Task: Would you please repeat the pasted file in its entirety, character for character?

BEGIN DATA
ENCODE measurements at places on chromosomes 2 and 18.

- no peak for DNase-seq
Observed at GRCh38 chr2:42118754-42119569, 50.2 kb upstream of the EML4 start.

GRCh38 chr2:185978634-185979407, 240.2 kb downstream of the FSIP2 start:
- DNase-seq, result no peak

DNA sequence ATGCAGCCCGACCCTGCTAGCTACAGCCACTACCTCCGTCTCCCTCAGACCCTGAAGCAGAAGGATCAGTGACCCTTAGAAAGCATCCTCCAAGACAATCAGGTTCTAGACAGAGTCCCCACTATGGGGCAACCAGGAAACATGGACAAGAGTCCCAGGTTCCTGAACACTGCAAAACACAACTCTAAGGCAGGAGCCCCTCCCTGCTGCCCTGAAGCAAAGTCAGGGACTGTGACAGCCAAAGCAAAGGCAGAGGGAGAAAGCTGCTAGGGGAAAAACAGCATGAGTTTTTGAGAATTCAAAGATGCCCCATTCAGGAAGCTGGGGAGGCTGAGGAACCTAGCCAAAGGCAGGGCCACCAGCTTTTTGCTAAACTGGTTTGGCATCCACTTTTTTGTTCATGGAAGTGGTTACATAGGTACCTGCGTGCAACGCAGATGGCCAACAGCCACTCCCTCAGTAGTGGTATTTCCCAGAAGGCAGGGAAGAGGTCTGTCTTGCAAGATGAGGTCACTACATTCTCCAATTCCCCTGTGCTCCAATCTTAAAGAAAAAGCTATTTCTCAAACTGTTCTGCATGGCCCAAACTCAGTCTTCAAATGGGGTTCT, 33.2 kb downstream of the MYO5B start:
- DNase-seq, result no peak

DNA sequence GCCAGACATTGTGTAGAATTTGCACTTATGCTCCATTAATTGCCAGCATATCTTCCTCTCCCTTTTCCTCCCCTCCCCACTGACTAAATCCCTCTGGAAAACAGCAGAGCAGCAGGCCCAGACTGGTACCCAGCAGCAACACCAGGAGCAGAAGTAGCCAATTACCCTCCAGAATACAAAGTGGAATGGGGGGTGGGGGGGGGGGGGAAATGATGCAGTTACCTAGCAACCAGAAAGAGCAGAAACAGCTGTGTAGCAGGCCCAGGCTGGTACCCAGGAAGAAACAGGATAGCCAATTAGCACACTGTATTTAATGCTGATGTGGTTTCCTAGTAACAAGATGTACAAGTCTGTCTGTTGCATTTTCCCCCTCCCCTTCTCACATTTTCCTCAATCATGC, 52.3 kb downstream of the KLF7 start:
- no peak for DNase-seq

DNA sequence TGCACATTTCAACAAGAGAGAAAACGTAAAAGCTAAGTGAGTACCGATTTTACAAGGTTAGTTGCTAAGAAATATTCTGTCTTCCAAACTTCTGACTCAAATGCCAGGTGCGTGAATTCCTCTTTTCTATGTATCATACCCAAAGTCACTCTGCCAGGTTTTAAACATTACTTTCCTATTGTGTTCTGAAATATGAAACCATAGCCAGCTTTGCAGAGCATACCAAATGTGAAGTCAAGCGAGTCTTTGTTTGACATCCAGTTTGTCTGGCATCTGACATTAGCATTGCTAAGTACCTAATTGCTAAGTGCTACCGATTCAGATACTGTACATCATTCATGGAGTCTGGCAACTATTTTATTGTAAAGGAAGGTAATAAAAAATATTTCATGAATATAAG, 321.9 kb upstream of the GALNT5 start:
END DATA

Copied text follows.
ENCODE measurements at places on chromosomes 2 and 18.

- no peak for DNase-seq
Observed at GRCh38 chr2:42118754-42119569, 50.2 kb upstream of the EML4 start.

GRCh38 chr2:185978634-185979407, 240.2 kb downstream of the FSIP2 start:
- DNase-seq, result no peak

DNA sequence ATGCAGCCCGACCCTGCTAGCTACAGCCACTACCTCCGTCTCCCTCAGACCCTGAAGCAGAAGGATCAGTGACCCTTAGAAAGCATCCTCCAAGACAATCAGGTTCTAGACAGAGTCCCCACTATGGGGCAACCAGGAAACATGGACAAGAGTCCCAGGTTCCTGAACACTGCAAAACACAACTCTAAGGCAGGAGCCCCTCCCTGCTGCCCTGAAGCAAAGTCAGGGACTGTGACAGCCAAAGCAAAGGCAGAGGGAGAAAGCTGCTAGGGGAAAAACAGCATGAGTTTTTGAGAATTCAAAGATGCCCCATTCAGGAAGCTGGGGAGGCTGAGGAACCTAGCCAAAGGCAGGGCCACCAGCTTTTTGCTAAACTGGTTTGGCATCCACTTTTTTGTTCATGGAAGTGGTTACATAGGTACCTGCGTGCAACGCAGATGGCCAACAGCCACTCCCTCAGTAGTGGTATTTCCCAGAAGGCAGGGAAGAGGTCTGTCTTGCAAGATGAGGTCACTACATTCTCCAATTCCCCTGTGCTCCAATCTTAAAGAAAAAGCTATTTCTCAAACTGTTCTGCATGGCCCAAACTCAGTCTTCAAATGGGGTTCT, 33.2 kb downstream of the MYO5B start:
- DNase-seq, result no peak

DNA sequence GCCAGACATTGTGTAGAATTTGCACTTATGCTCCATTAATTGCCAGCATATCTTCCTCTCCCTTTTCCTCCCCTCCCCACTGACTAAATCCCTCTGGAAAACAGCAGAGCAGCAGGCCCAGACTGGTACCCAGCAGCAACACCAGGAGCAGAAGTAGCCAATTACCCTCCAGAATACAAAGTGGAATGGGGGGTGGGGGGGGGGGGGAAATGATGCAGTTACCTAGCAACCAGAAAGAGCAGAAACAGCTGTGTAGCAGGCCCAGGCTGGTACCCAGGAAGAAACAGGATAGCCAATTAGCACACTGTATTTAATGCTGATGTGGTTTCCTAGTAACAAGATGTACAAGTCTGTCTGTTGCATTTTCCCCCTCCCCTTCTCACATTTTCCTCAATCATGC, 52.3 kb downstream of the KLF7 start:
- no peak for DNase-seq

DNA sequence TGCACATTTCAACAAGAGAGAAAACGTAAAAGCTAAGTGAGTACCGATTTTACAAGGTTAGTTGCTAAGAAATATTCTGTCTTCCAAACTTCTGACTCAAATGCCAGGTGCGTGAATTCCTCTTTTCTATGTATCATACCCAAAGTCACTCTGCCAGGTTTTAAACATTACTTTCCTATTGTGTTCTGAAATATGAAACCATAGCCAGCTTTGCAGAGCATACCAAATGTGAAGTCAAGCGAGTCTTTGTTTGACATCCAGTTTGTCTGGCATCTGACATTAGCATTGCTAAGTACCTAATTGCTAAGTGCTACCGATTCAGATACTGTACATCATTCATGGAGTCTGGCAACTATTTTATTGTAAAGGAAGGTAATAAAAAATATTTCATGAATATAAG, 321.9 kb upstream of the GALNT5 start: